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Upon becoming CEO of Uni-Tankers in 2019, Per Ekmann was tasked with turning around the company. The family owned Danish shipping company was dealing with deep debts and its ships were aging.
“We were really getting a bit old and dusty here,” he recalls with a smile.
“The need for a full turnaround was obvious for all, including me and the owners. That was the plan from the start: that we should do a full turnaround.”
And Ekmann has indeed righted the ship during his first four years at the helm of Uni-Tankers, which ships chemicals and petroleum products around the globe. Under his guidance, Uni-Tankers has returned to profitability and expects to clear its remaining debt by the end of 2023.
The company has charted plans for growth and Ekmann has prioritized ESG commitments such as decarbonizing Uni-Tankers’ fleet and improving career opportunities for women on both land and sea.
Its expert knowledge in shipping liquid cargoes, meanwhile, is increasingly in high demand as customers such as Canon Denmark demand care in the transport of their raw materials and strive to decarbonize their supply chains.
Ekmann, by his own admission, likes to execute a plan – such as the one for turning around Uni-Tankers.
“But I like to execute in a way that people are following me and not against me,” he says. “You need to be good at convincing people, and you need to be good at getting people to follow you.”
A veteran of the maritime sector, Ekmann was appointed interim CEO in late 2018, and after five months, interviews were held to fill the position permanently. He went through two rounds to beat the competition.
The decision was logical: Ekmann had headed shipping and logistics services firm Uni-Chartering with his brother since 2008, until the company merged with Uni-Tankers in 2018.
“I really enjoy working for shipping families,” he says of his experience in the maritime sector and working with the Østergaard family, which owns Uni-Tankers.
“What I really like and appreciate is being close to the owners and being able to get quick and personal decisions,” he explains. “I can actually just walk upstairs and knock on the door and get assistance if I need that.”
Though officially CEO of Uni-Tankers, Ekmann readily assumes other titles. He often calls himself ‘Chief Experiment Officer’, which embodies the ethos of experimentation he promotes in the company.
“I’m very conscious about not being the chief decision maker all the time,” he adds.
“I like to involve our employees in new things, where to experiment, where to invest. And if you have the ability to involve your employees in this, then the feedback you get is enormous.”
Uni-Tankers may be famed for shipping chemicals, but it’s the people who matter most, Ekmann explains.
“The best part is the chemistry between people,” he says. “It relates back to how our customers look at us.”
To make sure this message was getting out to the right people, Uni-Tankers undertook a comprehensive rebranding, with the company’s branding consultants helping create the program Destination Possible.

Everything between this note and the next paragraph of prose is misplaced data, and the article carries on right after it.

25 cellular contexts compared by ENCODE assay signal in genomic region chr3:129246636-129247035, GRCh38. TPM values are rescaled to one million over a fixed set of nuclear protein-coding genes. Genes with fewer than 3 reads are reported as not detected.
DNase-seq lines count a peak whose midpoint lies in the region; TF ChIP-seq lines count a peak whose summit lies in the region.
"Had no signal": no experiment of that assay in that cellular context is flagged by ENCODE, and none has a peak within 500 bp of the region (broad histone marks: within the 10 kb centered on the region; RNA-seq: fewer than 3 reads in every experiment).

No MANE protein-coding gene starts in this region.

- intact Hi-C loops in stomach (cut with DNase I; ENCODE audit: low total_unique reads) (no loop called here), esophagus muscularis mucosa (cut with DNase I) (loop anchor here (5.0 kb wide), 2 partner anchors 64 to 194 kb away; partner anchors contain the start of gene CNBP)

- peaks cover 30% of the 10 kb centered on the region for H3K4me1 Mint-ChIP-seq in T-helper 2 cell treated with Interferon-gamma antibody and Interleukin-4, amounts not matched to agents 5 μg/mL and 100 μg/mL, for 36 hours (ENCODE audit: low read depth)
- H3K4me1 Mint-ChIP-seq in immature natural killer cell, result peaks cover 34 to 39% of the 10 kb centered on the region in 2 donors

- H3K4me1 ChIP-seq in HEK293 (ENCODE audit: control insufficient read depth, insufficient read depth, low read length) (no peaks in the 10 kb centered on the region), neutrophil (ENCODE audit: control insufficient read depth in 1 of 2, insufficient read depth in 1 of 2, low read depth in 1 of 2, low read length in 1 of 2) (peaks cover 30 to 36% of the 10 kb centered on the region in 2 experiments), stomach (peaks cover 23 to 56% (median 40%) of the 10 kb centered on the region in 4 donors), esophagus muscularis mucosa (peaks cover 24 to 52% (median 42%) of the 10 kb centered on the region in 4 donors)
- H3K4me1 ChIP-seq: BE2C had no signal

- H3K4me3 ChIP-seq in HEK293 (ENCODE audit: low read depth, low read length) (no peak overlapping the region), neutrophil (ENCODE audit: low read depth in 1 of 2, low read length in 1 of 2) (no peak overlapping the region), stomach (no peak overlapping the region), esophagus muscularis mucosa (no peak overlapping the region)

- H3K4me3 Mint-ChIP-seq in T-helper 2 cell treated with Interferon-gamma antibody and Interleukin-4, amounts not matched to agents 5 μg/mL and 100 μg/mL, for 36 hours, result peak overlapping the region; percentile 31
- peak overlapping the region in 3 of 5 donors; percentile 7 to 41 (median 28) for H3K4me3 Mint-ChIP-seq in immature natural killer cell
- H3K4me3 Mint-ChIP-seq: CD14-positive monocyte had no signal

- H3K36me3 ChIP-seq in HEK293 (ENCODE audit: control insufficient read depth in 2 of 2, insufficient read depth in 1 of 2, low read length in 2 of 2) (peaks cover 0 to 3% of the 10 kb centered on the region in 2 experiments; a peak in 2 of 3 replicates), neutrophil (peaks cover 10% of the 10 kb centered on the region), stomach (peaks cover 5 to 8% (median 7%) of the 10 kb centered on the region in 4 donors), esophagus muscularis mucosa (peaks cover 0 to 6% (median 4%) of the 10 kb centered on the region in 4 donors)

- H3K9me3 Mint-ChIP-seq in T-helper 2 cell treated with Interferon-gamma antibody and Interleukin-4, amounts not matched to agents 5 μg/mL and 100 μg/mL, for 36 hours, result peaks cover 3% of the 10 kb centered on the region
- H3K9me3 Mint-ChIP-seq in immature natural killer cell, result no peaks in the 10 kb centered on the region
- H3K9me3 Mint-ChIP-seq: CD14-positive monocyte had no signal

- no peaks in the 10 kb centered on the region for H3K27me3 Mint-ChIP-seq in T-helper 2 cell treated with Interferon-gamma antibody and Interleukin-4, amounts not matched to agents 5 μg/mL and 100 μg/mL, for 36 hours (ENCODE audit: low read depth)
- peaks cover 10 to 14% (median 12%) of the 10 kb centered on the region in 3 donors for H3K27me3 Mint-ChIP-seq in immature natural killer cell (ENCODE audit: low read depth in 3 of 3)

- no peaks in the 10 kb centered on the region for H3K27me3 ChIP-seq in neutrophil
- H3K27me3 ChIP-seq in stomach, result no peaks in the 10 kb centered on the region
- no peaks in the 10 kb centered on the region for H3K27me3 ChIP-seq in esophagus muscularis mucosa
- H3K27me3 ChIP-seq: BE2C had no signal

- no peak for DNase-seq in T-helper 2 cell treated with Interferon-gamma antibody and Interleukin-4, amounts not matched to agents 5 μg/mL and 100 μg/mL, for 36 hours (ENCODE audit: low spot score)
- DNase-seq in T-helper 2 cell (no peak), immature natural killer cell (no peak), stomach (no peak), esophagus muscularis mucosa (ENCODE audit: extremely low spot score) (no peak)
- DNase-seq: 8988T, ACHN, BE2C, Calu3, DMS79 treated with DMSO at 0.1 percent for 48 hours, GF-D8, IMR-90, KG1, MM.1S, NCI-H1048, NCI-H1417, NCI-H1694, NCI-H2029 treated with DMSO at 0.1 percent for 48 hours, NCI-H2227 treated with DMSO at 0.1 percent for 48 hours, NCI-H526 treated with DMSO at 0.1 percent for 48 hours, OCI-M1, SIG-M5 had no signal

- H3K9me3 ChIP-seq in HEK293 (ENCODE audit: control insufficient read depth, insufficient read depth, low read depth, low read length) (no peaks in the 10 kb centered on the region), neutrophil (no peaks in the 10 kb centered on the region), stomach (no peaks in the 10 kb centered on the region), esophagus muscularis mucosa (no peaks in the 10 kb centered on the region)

“With Destination Possible, we are trying to create a forum where customers, but especially new employees and other people interested in Uni-Tankers, can get a feel for the company,” he reveals.
Destination Possible 2.0 will be launched later in the year, and will involve using computer game mechanics to help people get a feel for the company and the work.
These initiatives are all part of taking Uni-Tankers in the right direction, but while Ekmann may have inherited a difficult situation at Uni-Tankers, he never sacrificed the company’s ESG objectives.
It has cut its greenhouse gas emissions 33 percent over the past 15 years and has invested in green fuels for the future. Ekmann is adamant that all national and international compliance and regulations will be followed.
But he believes in the entire ESG acronym – not just the first letter.
“‘E’ is by far the most important thing if you look at the world and whether we want to survive,” he says. “The ‘S’ is what I find very interesting and we have ambitions with diversity and inclusion.”
Those ambitions involve recruiting more women to work both onshore and onboard ships. At present, women account for 30 percent of onshore positions.
“But it’s a hard world for them to be onboard a ship because we are away for three-to-six months,” Ekmann acknowledges. “We need to change our mentality and what we offer the young generation, if we want to keep them on onboard the ship.
“It’s about the right person for the right job, but we need to make sure that we are diverse.”
Despite the turnaround, Ekmann has had to navigate difficult conditions, including the COVID-19 pandemic and the ongoing Russia–Ukraine war.
“This creates some problems because we have sailors from that part of the world, so we need to make sure we support them. That could be helping them to move to another country, find accommodation,” he notes. “So that’s the social aspect.
“Then there are other strict rules around who we can do business with, who can be our charters. We do not want to support a regime that is not really honoring democratic playing rules.”
The push for decarbonization also continues. Once again, Ekmann’s ability to execute will be key.
“We have a plan. We know where we stand, we know where we are on the curve. So we need to make sure that the initiative lined up in this plan is also executed,” he says.
“We also have a set of meetings with our clients to say, ‘Listen guys, this is the challenge, this is the cost. You need to support it if you want to also continue being a client of Uni-Tankers’,” he explains. “And they actually hear us.”